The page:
Microsoft Won't Issue Advance Kama Sutra Fix

The security advisory -- a mechanism Microsoft uses to both alert users of impending threats and give them advice or workarounds to apply -- repeats recommendations that most security vendors have been offering since the worm debuted two weeks ago.

It also notes that infected PCs will be in danger on Friday, Feb. 3, when the worm will overwrite several popular file formats, including those of Microsoft Office, with useless data.

But according to the team in charge of Microsoft's Windows Software Removal Tool, that program won't be updated until after the Friday deadline passes.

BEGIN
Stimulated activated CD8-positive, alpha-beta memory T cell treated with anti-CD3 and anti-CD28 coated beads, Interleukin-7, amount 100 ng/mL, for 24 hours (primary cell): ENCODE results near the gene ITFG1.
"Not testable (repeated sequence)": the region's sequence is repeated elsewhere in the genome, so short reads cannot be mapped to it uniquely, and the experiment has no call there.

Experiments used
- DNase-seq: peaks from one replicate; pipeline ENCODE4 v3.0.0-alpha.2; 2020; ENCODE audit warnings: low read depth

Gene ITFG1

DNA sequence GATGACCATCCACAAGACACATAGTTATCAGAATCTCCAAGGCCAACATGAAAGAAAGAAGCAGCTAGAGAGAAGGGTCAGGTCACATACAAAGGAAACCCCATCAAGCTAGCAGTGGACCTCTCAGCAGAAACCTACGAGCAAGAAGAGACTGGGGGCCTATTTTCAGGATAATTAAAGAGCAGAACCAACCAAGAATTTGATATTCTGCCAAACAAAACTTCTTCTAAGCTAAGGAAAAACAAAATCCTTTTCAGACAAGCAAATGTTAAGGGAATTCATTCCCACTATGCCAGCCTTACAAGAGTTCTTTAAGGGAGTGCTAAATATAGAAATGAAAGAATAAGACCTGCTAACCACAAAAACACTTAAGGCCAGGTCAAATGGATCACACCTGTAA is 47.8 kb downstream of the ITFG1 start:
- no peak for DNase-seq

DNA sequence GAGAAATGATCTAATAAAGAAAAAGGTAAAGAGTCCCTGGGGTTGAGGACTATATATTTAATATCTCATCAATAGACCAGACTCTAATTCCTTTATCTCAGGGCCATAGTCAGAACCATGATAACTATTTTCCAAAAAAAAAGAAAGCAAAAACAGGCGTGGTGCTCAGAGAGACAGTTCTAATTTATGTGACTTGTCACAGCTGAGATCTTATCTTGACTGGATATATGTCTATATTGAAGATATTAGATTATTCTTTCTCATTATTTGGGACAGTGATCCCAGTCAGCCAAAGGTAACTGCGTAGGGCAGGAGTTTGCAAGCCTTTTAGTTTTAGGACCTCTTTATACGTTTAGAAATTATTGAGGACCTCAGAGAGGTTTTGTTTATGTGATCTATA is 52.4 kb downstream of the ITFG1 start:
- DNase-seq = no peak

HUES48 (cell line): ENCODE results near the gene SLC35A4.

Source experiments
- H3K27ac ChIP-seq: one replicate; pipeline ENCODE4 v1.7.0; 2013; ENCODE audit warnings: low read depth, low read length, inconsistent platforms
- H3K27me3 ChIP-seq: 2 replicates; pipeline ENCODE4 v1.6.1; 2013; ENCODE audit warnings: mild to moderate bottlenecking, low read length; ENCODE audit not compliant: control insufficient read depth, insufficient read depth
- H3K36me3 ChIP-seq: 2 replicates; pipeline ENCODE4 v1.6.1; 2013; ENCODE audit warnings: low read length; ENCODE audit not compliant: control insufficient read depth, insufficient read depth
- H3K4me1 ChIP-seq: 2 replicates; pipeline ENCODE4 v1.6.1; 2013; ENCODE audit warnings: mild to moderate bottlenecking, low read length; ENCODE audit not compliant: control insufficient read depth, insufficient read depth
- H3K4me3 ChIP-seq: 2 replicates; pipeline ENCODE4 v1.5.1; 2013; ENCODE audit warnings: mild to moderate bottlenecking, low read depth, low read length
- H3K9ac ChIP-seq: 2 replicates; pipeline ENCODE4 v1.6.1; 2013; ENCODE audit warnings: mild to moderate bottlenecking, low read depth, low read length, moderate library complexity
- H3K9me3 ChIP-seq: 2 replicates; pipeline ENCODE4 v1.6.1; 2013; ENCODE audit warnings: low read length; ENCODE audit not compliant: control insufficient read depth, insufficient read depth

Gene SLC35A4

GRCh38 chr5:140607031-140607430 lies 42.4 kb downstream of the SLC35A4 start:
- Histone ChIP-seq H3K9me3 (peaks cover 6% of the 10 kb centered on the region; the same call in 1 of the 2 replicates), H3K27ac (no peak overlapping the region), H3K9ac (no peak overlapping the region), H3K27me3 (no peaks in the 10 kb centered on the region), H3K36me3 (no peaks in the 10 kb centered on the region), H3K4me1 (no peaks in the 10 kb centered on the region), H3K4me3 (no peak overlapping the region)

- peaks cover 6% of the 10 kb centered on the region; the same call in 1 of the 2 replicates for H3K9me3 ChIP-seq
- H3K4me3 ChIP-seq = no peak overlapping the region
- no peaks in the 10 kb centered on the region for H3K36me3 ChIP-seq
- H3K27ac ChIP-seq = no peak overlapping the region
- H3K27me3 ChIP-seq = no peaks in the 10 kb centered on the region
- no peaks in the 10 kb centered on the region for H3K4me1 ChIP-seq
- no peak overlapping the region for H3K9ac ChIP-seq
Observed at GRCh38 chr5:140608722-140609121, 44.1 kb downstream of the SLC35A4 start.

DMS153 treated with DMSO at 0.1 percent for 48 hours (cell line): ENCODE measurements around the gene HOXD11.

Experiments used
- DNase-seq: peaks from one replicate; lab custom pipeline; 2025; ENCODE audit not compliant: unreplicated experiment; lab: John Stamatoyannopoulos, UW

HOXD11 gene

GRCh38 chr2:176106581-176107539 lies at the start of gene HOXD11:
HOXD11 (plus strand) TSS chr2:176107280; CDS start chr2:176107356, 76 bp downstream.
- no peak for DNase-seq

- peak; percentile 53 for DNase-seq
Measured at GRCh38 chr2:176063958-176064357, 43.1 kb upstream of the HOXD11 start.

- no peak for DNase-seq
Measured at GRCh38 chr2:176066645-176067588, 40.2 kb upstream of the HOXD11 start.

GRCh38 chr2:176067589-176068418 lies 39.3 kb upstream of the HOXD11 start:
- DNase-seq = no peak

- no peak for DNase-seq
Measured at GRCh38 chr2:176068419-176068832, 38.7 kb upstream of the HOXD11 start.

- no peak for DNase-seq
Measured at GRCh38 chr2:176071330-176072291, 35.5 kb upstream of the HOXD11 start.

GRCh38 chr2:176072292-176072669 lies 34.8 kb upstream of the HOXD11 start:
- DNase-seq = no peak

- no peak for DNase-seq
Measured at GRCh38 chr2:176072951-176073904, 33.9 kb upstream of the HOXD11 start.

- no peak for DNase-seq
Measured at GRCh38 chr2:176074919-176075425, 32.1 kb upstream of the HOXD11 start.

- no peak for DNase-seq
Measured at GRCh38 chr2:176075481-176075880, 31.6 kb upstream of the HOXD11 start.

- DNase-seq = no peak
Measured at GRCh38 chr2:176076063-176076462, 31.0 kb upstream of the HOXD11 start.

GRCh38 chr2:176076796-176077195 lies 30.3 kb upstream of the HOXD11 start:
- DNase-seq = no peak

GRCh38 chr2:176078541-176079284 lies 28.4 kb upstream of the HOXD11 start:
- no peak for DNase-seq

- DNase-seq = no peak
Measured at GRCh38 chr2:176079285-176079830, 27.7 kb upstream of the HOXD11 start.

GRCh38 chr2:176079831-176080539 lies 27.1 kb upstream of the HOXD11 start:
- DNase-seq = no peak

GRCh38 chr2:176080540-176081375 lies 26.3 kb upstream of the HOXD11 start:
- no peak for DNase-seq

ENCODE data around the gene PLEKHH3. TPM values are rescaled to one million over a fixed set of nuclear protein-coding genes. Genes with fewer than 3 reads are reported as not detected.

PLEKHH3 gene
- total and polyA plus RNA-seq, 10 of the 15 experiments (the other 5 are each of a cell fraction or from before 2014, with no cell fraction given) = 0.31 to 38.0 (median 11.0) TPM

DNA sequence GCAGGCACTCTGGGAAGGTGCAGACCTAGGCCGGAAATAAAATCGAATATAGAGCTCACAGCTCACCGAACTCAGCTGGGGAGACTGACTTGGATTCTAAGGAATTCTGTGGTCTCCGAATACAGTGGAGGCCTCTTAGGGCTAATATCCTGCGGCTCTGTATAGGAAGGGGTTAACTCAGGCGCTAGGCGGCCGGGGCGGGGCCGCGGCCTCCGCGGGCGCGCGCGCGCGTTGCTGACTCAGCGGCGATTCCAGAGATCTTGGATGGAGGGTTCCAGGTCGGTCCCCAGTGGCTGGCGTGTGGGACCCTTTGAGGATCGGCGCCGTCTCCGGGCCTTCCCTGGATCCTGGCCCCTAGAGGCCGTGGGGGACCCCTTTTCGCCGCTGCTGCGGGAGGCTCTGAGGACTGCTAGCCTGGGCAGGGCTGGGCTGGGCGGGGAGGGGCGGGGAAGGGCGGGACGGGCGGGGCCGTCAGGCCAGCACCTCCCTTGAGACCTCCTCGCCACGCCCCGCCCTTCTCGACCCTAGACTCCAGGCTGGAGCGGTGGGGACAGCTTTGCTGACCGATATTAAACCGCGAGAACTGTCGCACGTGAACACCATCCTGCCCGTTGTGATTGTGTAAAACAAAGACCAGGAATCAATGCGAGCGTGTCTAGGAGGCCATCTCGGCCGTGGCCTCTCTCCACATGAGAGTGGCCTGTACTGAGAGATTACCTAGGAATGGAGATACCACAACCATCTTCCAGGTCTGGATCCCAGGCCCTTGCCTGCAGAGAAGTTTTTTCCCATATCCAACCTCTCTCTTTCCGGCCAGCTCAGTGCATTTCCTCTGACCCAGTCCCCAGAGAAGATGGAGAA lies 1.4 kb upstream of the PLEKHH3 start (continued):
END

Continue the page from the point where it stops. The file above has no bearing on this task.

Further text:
"Microsoft releases a new version of the Windows Malicious Software Removal Tool every month on the second Tuesday of the month together with the other security updates," wrote developers on the group's blog. "The next version, targeted for release on February 14th, will detect and remove this worm."

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The blog offered no explanation why the tool wouldn't be updated earlier, nor did Microsoft immediately respond to questions. Each month, Microsoft pushes a revised tool to Windows users who have Automatic Update enabled for Windows Update or Microsoft Update.

The Redmond, Wash.-based company has released the Malicious Software Removal Tool off-schedule once before, in August 2005, shortly after the Zotob worm began striking Windows 2000 systems.

Both the company's free online security service, Windows Live Safety, and its in-beta OneCare Live software, however, will disinfect compromised computers, Microsoft said.